When it ended, it was not with a thud or a bang, but with a slow, last gasp.
On Monday, representatives with the Simon Property Group told the city of Tulsa that is was dropping its plans for an outlet mall at Turkey Mountain. A new site, likely in the suburb of Jenks, is now being targeted as the place where the retail development giant will turn next.
Some folks at city hall are not happy about this. They really wanted that sales tax money, and they’re not giving up on finding a new place inside Tulsa’s city limits for the mall. But it ain’t happening at Turkey Mountain. Of that, we’re quite certain.
“It’s the nail in the coffin for that particular site,” Clay Bird, the director of the Mayor’s Office for Economic Development, told the Tulsa World. “As far as I know, they haven’t decided anything for certain or officially.”
For Bird, uttering those words had to hurt. He was a big booster of building at the intersection of U.S. 75 and 61st Street, a site overlooking the Westside YMCA kids camp and a lot of wild, wooded acres that outdoor enthusiasts have come to love. But there it is. No need for a city council vote for final approval (or denial) is needed, and I’m sure there are some on that board who are all too happy about that.
So what did we learn? A lot, really.
First, you can never underestimate the power of ordinary people. Thousands signed a petition to stop the mall development, and the social media campaigns to prevent it were numerous. A lot of folks stepped up, let their voices be heard, and faced down big money and (to an extent) city hall to save what they saw as valuable.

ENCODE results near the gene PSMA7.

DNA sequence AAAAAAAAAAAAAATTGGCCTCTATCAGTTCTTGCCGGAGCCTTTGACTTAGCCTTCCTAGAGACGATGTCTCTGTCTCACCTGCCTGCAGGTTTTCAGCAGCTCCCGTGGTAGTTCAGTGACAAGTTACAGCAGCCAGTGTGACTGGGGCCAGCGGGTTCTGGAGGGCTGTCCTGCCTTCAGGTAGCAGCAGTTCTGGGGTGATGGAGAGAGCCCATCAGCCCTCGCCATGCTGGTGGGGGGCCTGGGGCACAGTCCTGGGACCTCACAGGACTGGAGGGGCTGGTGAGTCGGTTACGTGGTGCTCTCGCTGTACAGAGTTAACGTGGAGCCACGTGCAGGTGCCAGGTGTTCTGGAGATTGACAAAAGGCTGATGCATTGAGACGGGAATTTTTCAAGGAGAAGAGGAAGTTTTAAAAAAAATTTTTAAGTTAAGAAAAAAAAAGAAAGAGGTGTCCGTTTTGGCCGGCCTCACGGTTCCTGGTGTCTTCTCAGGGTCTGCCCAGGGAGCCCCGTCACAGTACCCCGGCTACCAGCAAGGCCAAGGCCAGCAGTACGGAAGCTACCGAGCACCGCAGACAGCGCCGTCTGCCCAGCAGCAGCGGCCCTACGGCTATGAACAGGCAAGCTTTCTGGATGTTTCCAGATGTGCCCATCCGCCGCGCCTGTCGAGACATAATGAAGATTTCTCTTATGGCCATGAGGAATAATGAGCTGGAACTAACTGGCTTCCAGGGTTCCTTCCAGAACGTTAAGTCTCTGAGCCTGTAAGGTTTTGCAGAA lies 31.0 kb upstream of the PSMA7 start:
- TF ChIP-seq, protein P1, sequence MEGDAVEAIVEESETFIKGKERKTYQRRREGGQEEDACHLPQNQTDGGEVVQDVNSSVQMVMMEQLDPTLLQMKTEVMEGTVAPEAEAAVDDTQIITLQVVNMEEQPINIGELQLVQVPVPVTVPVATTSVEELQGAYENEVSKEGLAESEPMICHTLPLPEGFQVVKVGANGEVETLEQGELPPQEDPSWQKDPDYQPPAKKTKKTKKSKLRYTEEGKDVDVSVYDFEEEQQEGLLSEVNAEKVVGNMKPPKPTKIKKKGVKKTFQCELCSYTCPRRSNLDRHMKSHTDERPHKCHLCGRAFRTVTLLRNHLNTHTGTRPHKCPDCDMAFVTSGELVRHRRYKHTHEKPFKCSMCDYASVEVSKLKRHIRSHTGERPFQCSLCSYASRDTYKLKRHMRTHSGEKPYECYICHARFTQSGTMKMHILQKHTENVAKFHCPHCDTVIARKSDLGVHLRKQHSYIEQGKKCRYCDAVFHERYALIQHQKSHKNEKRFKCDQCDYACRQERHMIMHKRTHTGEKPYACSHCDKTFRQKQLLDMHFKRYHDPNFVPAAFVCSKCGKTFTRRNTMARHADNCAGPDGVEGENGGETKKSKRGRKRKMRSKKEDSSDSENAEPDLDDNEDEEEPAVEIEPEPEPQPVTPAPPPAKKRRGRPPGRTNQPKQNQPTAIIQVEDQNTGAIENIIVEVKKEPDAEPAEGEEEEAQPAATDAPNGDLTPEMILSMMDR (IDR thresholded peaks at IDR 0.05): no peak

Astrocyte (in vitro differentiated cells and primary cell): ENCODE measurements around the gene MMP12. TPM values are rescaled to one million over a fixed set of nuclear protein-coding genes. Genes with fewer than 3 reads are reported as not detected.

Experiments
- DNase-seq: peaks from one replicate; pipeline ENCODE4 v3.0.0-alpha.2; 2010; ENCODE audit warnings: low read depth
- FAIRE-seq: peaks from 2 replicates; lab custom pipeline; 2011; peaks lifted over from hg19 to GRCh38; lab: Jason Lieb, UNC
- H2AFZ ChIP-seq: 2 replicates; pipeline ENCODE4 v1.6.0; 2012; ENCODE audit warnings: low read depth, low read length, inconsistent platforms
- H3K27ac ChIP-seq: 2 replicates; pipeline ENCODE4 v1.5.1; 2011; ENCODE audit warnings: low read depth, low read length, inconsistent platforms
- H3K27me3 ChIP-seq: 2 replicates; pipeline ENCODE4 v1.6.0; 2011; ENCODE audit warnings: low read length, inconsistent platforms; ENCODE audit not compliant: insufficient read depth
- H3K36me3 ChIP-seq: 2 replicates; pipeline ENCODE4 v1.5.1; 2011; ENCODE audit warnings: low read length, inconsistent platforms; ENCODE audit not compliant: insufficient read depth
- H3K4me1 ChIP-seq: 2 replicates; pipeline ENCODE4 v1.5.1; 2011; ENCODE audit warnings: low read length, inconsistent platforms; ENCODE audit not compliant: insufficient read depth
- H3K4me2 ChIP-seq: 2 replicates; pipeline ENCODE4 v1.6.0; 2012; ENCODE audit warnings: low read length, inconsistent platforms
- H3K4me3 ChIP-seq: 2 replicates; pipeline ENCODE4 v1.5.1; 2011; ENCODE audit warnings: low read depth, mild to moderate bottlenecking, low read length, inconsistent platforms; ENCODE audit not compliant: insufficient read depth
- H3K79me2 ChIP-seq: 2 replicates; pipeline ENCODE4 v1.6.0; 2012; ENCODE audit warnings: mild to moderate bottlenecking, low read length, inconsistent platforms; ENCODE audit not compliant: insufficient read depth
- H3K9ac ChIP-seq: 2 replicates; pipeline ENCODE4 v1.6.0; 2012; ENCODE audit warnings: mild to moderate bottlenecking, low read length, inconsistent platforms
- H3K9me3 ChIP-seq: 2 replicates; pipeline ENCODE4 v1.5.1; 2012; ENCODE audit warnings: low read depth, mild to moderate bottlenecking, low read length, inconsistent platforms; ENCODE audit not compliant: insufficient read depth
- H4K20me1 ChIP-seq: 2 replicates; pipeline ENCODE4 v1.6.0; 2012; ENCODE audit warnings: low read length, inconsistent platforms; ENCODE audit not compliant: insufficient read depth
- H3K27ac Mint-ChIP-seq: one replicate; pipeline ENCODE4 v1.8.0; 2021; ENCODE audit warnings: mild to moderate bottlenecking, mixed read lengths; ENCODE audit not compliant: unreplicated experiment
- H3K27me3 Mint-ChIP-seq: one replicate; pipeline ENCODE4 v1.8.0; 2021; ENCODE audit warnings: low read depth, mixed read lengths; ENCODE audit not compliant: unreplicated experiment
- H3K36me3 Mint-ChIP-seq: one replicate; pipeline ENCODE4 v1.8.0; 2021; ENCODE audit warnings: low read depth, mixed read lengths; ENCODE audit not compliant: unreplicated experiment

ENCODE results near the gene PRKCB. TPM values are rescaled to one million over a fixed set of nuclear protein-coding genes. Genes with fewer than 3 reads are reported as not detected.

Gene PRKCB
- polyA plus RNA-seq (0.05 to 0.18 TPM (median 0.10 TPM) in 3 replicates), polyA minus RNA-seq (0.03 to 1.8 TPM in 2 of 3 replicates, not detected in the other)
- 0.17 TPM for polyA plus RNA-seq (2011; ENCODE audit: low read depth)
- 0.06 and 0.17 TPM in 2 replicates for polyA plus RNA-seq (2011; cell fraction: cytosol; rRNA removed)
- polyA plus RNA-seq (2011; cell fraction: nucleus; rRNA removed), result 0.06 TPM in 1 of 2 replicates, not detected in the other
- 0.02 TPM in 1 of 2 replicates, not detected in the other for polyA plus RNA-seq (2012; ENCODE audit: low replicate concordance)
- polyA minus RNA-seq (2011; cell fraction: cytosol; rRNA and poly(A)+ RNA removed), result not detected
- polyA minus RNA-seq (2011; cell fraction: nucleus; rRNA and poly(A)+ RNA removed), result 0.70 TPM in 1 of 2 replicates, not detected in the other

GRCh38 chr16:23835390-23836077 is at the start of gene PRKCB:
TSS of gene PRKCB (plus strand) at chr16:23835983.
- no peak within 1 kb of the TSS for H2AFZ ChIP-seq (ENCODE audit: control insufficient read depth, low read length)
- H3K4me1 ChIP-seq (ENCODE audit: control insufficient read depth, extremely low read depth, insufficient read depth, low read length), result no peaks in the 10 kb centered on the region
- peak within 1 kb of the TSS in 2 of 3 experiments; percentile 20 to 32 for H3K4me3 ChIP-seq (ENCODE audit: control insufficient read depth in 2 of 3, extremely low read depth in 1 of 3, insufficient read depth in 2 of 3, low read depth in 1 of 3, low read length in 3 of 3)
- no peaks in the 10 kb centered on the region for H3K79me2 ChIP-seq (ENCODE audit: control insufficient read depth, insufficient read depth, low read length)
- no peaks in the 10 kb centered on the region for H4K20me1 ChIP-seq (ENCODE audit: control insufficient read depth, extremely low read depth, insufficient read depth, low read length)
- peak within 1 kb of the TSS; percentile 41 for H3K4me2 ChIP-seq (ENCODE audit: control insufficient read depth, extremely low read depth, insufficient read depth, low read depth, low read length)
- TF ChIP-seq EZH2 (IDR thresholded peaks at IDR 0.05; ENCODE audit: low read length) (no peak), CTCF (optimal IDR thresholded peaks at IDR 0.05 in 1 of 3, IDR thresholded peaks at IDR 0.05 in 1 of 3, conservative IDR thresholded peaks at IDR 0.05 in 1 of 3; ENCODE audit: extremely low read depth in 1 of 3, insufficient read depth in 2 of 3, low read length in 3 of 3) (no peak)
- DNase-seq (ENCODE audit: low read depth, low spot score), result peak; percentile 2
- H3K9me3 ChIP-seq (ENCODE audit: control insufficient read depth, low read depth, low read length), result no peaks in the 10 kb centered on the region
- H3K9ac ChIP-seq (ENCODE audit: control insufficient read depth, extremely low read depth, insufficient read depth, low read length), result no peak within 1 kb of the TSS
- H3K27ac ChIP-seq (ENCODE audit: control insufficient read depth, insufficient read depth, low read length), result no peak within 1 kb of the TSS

Second, the optics of a big retail development looming over a kids’ outdoor camp proved to be the proverbial last straw. Opposition was stout regardless, but the prospect of a kids’ camp losing its most important aspect — that of being in the woods, and away from the city — soured a lot of people on the mall.
And third, there is still a good deal of work to be done. Just because Simon won’t be hauling in the bulldozers doesn’t mean someone else won’t try. The best way to secure the boundaries of Turkey Mountain is to take that piece of land out of play. To preserve it, someone needs to buy it.
Who might that be? It’s hard to say at this point. The Tulsa Urban Wilderness Coalition won’t come right out and say it’s gunning to buy that specific parcel. But it has been working to raise funds for the purpose of acquiring property to secure Turkey Mountain’s long-term future. You can read between the lines there yourself.
But the price tag is in the millions. So if the coalition is going to do it, it needs help. So here’s what I know:
The coalition has a site set up through the Tulsa Community Foundation to accept funds specifically for the acquisition of land. You can donate to that fund online at the link above.
TUWC also has a GoFundMe site established to raise money for land acquisition and other operating costs.
My guess is that if enough people donate, people with deeper pockets will notice and join in. Suddenly that huge sum of money looks like a much more reachable goal.
So there you have it. The future of Turkey Mountain is safe, for now. But there is a good way to make that future much more permanent. Check the sites listed above, and if you are so inclined, go ahead and donate. It’s a fantastic long-term investment.